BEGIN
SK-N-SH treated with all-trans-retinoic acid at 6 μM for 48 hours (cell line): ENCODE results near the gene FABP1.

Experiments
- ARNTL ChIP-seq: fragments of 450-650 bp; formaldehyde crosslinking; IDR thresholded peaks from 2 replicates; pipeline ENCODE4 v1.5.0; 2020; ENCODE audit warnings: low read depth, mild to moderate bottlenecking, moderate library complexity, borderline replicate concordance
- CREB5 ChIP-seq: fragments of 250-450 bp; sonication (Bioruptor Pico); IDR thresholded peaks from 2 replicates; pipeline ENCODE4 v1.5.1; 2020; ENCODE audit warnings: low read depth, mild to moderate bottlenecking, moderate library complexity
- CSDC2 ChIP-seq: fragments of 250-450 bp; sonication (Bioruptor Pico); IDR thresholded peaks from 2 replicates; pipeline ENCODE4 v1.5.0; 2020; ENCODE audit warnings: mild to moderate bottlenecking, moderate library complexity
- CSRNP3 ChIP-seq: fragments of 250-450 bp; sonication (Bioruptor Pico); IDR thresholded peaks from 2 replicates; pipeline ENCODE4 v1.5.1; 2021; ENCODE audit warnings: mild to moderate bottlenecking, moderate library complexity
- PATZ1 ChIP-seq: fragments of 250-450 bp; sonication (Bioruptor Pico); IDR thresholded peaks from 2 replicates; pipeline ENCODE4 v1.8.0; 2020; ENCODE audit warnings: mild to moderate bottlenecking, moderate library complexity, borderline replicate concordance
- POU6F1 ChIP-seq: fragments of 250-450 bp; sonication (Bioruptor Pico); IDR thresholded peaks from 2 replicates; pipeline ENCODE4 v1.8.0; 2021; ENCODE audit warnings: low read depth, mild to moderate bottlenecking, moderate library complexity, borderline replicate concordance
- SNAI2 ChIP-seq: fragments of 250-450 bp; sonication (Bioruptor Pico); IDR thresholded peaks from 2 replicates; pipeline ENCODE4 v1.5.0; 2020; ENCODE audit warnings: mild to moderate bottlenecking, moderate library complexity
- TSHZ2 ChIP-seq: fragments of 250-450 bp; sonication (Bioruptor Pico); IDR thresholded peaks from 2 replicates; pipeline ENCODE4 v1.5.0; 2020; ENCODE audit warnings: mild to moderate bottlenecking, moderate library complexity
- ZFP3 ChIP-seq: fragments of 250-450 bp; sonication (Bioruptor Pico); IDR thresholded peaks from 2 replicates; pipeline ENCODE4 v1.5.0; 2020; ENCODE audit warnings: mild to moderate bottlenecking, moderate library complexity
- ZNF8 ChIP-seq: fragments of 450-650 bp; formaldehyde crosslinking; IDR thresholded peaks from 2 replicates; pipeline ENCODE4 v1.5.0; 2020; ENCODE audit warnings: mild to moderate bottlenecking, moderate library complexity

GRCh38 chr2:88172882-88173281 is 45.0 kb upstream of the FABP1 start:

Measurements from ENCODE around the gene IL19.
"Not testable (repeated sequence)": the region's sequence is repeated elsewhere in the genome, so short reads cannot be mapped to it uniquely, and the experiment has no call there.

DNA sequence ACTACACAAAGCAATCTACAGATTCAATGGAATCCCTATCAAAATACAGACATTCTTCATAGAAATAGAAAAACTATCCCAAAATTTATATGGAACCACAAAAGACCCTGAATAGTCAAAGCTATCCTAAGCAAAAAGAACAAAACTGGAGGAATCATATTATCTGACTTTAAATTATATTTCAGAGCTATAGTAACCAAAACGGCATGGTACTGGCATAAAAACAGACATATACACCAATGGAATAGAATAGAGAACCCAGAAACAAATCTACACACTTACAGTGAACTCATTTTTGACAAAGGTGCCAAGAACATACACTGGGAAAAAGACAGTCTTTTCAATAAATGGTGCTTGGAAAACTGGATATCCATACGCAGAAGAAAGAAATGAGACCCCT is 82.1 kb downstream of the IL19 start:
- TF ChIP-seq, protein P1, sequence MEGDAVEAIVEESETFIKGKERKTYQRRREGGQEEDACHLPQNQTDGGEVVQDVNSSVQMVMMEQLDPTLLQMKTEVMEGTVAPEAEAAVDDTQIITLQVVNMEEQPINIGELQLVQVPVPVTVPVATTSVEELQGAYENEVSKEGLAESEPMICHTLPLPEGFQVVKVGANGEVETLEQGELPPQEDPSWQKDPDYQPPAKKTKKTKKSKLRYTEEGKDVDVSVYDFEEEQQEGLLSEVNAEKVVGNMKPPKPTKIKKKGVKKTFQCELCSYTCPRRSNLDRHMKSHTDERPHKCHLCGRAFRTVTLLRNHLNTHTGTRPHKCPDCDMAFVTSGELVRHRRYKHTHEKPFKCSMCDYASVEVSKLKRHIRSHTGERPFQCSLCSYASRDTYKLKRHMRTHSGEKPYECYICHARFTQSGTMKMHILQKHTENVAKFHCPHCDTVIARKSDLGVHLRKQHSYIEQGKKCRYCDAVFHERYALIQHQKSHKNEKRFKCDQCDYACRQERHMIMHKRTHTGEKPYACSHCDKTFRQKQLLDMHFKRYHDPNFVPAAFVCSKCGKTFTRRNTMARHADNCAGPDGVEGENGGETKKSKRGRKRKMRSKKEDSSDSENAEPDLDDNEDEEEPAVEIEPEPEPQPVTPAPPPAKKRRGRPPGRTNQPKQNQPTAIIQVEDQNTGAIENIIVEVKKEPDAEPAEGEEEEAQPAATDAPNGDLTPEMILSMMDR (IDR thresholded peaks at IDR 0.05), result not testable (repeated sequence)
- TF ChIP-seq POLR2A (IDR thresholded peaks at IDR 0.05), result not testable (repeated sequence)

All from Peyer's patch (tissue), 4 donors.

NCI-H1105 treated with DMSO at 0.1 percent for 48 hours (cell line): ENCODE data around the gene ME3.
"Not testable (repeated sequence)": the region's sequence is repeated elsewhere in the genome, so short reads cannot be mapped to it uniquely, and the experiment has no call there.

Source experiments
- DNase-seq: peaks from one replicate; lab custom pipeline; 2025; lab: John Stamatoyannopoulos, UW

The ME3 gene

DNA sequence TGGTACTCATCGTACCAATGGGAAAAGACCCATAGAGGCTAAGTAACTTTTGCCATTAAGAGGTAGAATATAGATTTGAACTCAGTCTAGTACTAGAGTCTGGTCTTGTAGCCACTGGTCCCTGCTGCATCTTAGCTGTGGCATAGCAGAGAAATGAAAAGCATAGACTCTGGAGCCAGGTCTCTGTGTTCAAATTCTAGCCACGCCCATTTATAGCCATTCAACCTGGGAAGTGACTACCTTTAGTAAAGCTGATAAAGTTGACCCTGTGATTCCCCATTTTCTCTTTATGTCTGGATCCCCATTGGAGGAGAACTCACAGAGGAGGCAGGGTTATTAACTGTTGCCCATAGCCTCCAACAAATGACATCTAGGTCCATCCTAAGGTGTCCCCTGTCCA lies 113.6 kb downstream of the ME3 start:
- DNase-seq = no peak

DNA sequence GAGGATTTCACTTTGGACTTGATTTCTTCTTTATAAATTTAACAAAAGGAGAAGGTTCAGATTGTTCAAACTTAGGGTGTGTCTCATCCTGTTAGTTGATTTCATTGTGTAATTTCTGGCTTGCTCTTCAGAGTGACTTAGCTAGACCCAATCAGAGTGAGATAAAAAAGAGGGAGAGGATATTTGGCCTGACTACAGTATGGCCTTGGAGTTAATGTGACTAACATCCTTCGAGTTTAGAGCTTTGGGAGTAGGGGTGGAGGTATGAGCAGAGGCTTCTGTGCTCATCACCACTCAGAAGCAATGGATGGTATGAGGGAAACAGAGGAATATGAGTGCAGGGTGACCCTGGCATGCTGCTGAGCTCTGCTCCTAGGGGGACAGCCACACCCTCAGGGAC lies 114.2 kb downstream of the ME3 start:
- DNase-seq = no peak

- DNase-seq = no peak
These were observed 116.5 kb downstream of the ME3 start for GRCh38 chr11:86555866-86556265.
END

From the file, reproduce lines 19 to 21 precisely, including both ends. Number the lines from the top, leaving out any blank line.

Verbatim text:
All from Peyer's patch (tissue), 4 donors.

NCI-H1105 treated with DMSO at 0.1 percent for 48 hours (cell line): ENCODE data around the gene ME3.
"Not testable (repeated sequence)": the region's sequence is repeated elsewhere in the genome, so short reads cannot be mapped to it uniquely, and the experiment has no call there.